One of the constant problems I run into with defendants is trying to make sure proper service of notices or citations occurs. Too frequently defendants refuse to accept these documents making it more difficult to obtain enforcement. When I teach Legal Aspects and discuss this issue, I suggest a few crafty options. For example, you do not have to put your return address on the outside of the envelope making it obvious the papers are coming from your jurisdiction. I’ve had inspectors who have sent envelopes with balloons imprinted on them with the heading, “Prize Headquarters”. One inspector I know collects greeting card envelopes in which to send notices. When I taught at Region III recently I discussed the various ways to serve these uncooperative individuals including amending the code to include service by private carrier (doesn’t everyone sign for FedEx or UPS?) Some of the women in my class went home and took my suggestions even further. They sent the notice in a box with items (like free pens, pads of paper and magnets) to further entice the defendant to accept service. And, it worked! Thanks to the folks in IA for this tip of the day.
One of the inspectors at my Region III class brought to my attention a process of disposing of human remains that is called biocremation alkaline hydrolysis that his community rejected after a mortuary sought approval. (Cloquet Council Votes No) It’s being promoted as a “green” process which includes liquifying the soft tissues of the body and the liquid is poured into the sewer system. It’s not legal in many states yet and there has been concerns raised in some places including California for a variety of reasons. There is research on using this method to dispose of animal carcasses that may have some bearing on its effect on the environment.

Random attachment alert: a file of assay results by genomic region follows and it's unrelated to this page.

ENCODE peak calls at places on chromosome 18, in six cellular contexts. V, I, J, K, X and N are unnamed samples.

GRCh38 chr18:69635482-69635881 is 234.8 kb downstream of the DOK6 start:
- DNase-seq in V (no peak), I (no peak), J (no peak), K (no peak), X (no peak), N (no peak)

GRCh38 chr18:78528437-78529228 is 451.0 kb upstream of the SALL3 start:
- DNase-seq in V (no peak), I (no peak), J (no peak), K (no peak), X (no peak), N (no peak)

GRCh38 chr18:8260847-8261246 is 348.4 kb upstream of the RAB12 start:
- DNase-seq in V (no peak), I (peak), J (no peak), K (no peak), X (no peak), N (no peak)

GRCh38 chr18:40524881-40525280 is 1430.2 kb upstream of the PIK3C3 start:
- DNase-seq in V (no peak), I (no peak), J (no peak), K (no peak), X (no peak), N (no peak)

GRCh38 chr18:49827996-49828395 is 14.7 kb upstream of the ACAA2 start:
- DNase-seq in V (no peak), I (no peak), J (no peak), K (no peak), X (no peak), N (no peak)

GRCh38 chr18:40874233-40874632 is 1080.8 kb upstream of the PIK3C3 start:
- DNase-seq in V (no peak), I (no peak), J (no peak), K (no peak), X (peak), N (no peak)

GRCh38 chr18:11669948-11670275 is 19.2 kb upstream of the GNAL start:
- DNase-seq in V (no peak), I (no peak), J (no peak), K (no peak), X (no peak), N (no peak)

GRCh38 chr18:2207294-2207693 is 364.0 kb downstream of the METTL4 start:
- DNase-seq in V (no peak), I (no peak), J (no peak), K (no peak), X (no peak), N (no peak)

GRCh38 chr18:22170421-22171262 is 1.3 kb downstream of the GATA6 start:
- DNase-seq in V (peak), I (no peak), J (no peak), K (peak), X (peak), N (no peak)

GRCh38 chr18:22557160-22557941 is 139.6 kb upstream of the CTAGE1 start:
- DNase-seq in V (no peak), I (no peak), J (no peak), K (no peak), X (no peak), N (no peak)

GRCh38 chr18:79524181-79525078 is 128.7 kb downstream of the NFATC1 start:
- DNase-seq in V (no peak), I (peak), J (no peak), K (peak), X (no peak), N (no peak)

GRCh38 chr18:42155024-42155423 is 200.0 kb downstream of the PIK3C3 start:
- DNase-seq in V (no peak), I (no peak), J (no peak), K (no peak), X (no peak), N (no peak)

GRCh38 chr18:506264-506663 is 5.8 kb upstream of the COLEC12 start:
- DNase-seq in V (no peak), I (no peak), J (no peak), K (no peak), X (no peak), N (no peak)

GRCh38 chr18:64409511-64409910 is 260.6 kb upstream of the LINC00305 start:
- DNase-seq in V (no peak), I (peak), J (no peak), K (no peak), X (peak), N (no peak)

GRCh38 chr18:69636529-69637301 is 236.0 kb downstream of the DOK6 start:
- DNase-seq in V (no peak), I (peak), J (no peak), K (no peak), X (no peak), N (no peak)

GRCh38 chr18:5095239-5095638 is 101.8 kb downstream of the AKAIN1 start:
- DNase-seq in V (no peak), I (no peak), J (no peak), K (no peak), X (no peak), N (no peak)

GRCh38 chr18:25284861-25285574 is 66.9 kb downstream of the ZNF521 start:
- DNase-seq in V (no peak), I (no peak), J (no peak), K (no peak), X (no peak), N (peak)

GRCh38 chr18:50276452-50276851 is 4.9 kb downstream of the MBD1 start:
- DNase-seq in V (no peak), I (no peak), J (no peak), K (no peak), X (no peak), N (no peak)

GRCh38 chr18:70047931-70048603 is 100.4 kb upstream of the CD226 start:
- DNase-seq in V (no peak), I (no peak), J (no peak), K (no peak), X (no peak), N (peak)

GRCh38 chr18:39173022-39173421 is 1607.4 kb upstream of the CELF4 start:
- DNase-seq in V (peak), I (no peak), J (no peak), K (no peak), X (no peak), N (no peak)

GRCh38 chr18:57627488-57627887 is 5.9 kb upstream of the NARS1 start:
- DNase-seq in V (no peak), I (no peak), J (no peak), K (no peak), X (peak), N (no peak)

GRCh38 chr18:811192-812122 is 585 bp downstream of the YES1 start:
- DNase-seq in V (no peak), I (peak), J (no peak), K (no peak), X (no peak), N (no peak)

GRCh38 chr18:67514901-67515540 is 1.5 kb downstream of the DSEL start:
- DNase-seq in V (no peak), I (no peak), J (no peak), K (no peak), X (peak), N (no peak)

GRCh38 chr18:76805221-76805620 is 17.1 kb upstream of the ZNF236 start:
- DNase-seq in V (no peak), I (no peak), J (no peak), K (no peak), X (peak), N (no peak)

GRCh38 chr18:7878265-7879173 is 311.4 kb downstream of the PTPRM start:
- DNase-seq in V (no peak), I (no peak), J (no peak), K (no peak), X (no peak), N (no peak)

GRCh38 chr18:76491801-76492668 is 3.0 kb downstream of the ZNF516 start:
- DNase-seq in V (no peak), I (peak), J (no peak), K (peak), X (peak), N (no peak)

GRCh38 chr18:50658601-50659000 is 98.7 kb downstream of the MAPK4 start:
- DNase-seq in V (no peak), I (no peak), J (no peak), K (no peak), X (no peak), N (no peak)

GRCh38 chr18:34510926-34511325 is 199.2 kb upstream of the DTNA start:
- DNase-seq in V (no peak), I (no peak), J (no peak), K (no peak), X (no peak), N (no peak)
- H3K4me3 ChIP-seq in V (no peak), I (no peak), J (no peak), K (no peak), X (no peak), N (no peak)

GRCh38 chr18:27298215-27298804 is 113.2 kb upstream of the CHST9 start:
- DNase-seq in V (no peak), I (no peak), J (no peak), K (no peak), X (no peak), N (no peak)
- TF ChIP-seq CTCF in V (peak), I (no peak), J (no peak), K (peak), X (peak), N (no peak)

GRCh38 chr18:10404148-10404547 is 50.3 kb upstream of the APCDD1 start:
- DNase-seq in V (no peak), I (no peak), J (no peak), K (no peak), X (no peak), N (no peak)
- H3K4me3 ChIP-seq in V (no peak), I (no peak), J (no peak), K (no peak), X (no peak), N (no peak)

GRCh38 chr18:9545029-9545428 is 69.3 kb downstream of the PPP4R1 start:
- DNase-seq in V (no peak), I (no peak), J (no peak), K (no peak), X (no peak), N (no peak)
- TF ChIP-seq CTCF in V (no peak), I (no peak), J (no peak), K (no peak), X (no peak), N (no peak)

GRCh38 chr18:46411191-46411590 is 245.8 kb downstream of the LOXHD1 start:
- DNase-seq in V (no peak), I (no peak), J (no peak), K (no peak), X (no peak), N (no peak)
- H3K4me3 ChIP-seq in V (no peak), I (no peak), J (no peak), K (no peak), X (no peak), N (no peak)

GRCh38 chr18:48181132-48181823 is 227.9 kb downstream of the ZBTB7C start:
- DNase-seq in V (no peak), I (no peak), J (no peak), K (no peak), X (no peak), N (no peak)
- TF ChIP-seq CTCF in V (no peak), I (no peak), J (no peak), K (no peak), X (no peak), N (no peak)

Yesterday when I was teaching at the Region III conference in Chasta, MN, one of the participants shared with us his experiences with Compliance Connections. It’s a website that allows municipal inspectors to get connected with the right entity to gain code compliance on a problem property. It’s sponsored by Safeguard and the inspector says he’s had unbelievable help from the website. He told us that he’s had grass cut in a couple of days, he’s gotten calls from service companies that aren’t owned by Safeguard to promise compliance and is very pleased with the results. Apparently, Safeguard is trying to reduce the number of notices of violation that lenders are receiving for vacant properties or problem properties in their portfolios. It is definitely worth checking out when you have difficulty determining who is responsible for a property. The website is located at http://www.complianceconnections.com/
I’d love to hear from people who have tried it.